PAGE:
Properties of the resulting pigment are shown in Table 1. X-ray diffraction patterns of the titanium dioxide microparticles before and after coating with nickel oxide are shown in FIG. 1.
The process of Example 1 was repeated except that the pigment was calcined at 700° C.
The process of Example 1 was repeated except that amount of nickel sulfate was decreased to 250 g.
The process of Example 1 was repeated except that 672 g of cerium sulfate as Ce2 (SO4)3 ·8H2 O was replaced for 496 g of NiSO4 ·6H2 O.
The process of Example 1 was repeated except that 529 g of cobalt sulfate as CoSO4 ·7H2 O was replaced for 496 g of NiSO4 ·6H2 O.
The process of Example 1 was repeated except that 472 g of copper sulfate as CuSO4 ·5H2 O was replaced for 496 g of NiSO4 ·6H2 O.
The process of Example 1 was repeated except that 200 g of chromium chloride as CrCl3 ·6H2 O was replaced for 496 g of NiSO4 ·6H2 O.
The process of Example 1 was repeated except that 319 g of manganese sulfate was MnSO4 ·H2 O was replaced for 496 g of NiSO4 ·6H2 O.
The process of Example 1 was repeated except that 515 g of vanadium sulfate as VSO4 ·7H2 O was replaced for 496 g of NiSO4 ·6H2 O.
The process of Example 1 was repeated except that 535 g of ammonium tungstate as (NH4)2 WO4 was replaced for 496 g of NiSO4 ·6H2 O.
The process of Example 1 was repeated except that 132 g of antimong chloride as SbCl3 was used in combination with 496 g of nickel sulfate as NiSO4 ·6H2 O.
The TiO2 microparticles used as starting material in Example 1 were calcined in an electrical furnace at 600° C. for 2 hours and then pulverized in an atomizer to give white TiO2 microparticles.
TABLE 1______________________________________Properties of pigmentsAmount of coating, Specific surface Munsell valueExample % area, m.sup.2 /g H V C______________________________________1 NiO/TiO.sub.2 = 9.7 45.7 5.5 Y 8.8 4.42 NiO/TiO.sub.2 = 9.7 29.2 5.1 Y 8.8 4.33 NiO/TiO.sub.2 = 4.9 45.0 5.3 Y 8.8 3.84 CeO/TiO.sub.2 = 4.8 45.2 5.0 Y 8.8 5.35 CoO/TiO.sub.2 = 9.8 45.9 2.1 BG 7.7 1.46 CuO/TiO.sub.2 = 9.7 45.8 2.9 YR 5.3 0.57 Cr.sub.2 O.sub.3 /TiO.sub.2 = 4.0 44.7 1.2 Y 7.5 4.811 NiO/TiO.sub.2 = 9.7 45.8 6.4 Y 8.8 4.2 Sb.sub.2 O.sub.3 /TiO.sub.2 = 5.8______________________________________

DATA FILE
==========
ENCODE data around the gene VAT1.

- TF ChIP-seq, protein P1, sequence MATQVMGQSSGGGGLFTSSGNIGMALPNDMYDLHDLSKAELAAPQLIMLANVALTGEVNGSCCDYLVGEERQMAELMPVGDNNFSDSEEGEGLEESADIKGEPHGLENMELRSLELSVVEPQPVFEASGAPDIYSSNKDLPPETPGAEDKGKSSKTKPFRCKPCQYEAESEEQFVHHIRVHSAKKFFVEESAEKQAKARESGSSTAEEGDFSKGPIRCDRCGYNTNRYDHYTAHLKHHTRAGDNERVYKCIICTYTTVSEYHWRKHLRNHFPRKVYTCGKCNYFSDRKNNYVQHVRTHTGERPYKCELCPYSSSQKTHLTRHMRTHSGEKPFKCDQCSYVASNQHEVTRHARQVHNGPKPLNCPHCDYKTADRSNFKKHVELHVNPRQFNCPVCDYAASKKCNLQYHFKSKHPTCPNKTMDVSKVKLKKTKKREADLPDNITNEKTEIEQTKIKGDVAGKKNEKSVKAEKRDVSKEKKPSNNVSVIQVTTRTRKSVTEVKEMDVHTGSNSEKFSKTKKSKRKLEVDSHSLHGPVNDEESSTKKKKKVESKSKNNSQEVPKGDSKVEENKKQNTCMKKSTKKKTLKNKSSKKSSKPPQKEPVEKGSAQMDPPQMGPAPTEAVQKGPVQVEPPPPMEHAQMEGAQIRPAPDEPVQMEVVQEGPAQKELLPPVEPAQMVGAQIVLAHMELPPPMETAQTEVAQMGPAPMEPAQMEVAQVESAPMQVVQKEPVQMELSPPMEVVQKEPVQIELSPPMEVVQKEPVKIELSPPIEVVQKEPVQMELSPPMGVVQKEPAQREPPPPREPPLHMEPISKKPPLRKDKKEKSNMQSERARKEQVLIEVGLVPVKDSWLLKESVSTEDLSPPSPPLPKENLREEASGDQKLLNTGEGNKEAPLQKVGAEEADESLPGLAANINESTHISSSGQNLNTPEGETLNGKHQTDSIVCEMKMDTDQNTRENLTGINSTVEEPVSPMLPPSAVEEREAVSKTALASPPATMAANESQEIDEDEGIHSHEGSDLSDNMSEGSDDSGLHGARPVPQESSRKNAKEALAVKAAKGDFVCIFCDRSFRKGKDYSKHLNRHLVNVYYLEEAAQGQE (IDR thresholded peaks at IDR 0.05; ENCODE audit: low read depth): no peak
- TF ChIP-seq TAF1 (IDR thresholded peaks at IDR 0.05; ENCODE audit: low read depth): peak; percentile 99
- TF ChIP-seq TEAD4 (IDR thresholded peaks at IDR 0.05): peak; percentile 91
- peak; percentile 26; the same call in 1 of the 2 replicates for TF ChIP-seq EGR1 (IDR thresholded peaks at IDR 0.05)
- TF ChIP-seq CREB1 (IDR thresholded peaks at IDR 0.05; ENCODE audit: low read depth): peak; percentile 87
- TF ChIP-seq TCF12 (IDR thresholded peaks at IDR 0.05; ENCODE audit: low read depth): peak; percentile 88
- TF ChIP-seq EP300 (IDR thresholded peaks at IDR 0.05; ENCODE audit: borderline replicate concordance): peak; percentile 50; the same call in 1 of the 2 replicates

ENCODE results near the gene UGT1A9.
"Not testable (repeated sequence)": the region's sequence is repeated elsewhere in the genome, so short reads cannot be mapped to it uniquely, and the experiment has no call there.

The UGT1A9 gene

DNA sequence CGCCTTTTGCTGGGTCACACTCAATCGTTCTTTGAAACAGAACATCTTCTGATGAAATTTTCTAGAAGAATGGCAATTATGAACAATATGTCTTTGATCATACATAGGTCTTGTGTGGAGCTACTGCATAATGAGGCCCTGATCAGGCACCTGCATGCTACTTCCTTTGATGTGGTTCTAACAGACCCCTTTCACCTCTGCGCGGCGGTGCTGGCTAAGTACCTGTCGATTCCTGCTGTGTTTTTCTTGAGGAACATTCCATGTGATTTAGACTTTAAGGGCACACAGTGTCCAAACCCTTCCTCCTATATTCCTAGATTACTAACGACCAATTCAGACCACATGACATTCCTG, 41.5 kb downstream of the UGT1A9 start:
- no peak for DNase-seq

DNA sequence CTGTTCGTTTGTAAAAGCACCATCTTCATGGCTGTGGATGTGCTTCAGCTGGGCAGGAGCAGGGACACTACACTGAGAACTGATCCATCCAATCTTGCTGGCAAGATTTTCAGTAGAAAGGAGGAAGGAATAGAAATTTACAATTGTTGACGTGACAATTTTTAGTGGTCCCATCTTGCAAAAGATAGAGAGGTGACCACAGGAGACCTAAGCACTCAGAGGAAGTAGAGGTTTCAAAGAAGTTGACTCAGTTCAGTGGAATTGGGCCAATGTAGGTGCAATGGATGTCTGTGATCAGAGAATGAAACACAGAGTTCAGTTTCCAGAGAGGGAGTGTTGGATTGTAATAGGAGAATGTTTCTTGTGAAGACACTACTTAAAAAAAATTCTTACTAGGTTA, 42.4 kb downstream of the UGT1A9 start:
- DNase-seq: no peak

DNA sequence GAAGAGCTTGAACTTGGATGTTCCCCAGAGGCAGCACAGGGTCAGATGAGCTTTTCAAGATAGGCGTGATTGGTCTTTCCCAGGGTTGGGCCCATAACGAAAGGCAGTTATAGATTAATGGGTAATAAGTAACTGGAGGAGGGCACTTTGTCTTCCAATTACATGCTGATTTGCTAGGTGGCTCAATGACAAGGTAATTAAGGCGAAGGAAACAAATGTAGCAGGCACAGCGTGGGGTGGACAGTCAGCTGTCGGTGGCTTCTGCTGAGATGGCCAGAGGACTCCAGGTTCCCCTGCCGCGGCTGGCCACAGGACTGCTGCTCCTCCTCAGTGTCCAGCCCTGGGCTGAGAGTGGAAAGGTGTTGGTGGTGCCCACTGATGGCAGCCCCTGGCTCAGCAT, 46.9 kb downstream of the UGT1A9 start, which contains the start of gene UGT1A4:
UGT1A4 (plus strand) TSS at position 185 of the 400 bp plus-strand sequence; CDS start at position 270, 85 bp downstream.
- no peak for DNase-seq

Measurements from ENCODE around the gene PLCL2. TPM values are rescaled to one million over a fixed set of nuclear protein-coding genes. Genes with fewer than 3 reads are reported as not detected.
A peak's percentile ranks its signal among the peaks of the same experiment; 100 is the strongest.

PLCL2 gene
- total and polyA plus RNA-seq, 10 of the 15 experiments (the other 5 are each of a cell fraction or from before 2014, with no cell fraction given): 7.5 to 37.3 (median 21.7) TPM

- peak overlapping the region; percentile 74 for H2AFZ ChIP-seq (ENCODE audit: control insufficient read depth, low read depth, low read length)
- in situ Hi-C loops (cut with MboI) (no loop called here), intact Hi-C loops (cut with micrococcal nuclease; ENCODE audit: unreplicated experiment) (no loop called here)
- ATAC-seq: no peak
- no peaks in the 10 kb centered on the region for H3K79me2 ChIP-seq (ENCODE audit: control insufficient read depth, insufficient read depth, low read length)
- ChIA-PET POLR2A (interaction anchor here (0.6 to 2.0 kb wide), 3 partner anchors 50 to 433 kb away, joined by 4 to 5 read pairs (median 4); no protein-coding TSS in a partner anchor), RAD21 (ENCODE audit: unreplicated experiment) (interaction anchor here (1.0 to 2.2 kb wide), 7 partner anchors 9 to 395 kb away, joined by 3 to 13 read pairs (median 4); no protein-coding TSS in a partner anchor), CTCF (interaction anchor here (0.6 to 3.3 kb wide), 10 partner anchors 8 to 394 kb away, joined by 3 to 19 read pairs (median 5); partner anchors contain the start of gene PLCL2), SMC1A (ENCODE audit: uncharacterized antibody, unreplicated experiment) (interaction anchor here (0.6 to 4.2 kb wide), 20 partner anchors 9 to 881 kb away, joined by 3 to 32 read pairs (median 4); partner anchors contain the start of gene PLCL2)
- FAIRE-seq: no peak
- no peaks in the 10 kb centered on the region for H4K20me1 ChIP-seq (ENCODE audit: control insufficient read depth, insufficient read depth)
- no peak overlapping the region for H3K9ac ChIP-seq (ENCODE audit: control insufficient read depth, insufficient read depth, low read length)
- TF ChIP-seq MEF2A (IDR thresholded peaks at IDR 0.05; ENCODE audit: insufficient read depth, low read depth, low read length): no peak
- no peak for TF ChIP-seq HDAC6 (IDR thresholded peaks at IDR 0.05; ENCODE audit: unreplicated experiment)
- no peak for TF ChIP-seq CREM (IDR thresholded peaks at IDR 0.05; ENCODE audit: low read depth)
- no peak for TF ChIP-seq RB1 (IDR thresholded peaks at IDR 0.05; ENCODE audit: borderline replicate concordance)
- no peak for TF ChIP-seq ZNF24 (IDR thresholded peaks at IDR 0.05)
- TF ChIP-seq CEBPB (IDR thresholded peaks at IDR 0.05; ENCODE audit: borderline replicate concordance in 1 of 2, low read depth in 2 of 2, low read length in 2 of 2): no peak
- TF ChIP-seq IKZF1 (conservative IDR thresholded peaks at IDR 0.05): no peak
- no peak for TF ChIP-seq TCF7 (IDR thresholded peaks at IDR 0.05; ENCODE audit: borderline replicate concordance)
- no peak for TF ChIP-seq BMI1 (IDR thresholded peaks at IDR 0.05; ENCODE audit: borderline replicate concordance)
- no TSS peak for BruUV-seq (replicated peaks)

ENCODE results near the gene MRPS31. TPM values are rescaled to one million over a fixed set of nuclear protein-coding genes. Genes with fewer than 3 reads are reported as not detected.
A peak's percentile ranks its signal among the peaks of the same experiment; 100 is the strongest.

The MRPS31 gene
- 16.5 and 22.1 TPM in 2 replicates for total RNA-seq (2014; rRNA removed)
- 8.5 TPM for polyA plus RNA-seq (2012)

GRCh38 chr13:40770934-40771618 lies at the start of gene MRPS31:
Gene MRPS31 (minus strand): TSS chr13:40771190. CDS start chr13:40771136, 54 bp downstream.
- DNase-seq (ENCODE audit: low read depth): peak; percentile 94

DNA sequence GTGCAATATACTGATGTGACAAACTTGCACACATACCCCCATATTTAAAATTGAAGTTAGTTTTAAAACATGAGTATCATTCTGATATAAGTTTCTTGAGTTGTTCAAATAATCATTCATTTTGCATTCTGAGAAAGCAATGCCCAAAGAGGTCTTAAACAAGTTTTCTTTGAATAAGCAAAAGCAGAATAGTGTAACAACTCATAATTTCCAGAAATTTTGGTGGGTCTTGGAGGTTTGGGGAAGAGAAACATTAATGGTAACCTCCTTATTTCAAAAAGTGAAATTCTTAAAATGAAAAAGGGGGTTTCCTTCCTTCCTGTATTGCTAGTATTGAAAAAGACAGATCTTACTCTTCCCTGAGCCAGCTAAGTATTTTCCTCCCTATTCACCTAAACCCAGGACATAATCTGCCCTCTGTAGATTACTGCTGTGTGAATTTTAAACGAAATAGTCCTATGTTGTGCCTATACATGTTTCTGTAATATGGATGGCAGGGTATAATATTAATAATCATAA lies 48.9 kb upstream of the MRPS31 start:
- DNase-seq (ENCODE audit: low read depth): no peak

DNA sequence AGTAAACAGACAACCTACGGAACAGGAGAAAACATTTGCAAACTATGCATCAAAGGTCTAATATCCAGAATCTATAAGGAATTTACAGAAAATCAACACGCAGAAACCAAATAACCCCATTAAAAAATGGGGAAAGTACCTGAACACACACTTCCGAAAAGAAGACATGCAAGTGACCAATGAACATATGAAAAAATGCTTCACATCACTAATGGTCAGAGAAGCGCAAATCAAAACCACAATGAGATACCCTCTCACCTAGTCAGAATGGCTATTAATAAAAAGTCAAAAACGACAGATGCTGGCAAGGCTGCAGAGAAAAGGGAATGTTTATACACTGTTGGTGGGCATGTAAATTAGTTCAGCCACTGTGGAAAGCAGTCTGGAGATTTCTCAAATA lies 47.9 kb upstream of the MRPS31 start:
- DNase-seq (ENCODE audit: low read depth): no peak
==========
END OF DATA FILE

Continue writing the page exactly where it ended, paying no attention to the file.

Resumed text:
Amount of Coating: Chemical analysis.
Specific surface area: N2 gas adsorption method using Model SA-1000 sold by Shibata Rikagaku Kikai Kabushiki Kaisha.
Munsell value: Measurement was made on sample pigments tapped on a glass cell using Minolta chroma meter Model CR-200.
The pigments of Example 1 calcined at varying temperatures were tested for light transmission properties.
1.57 g of sample pigment was intimately dispersed in a mixture of 21.8 g of nitrocellulose lacquer (note 1), 10.4 g of solvent mixture (note 2) and 2.1 g of dibutyl phathalate in a paint conditioner for 1 hour. This composition was applied on a polypropylene film using a 1.5 mil applicator and dried at room temperature overnight.
______________________________________Nitrocellulose 10 parts by weightButyl acetate 9 parts by weightEthyl acetate 6 parts by weightEthylcellosolve 3 parts by weightToluene 8 parts by weight______________________________________
______________________________________Butyl acetate 9 parts by weightEthyl acetate 6 parts by weightEthylcellosolve 3 parts by weightToluene 9 parts by weight______________________________________
Percents transmission over a wavelength range between 300 nm and 700 nm were determined using specimen films thus prepared. The results are shown in FIG. 2.
a) The following ingredients were charged in a 400 ml plastic bottle and thoroughly dispersed using a paint shaker.
______________________________________TiO.sub.2 microparticles produced in 20.0 gExample 11 or Comparative ExampleAcrylic varnish ACRYDIC 47-712 40.0 g(note 3), 50% nonvolatileSolvent mixture (note 4) 40.0 gZirconia beads of 0.8 mm diameter 500.0 g______________________________________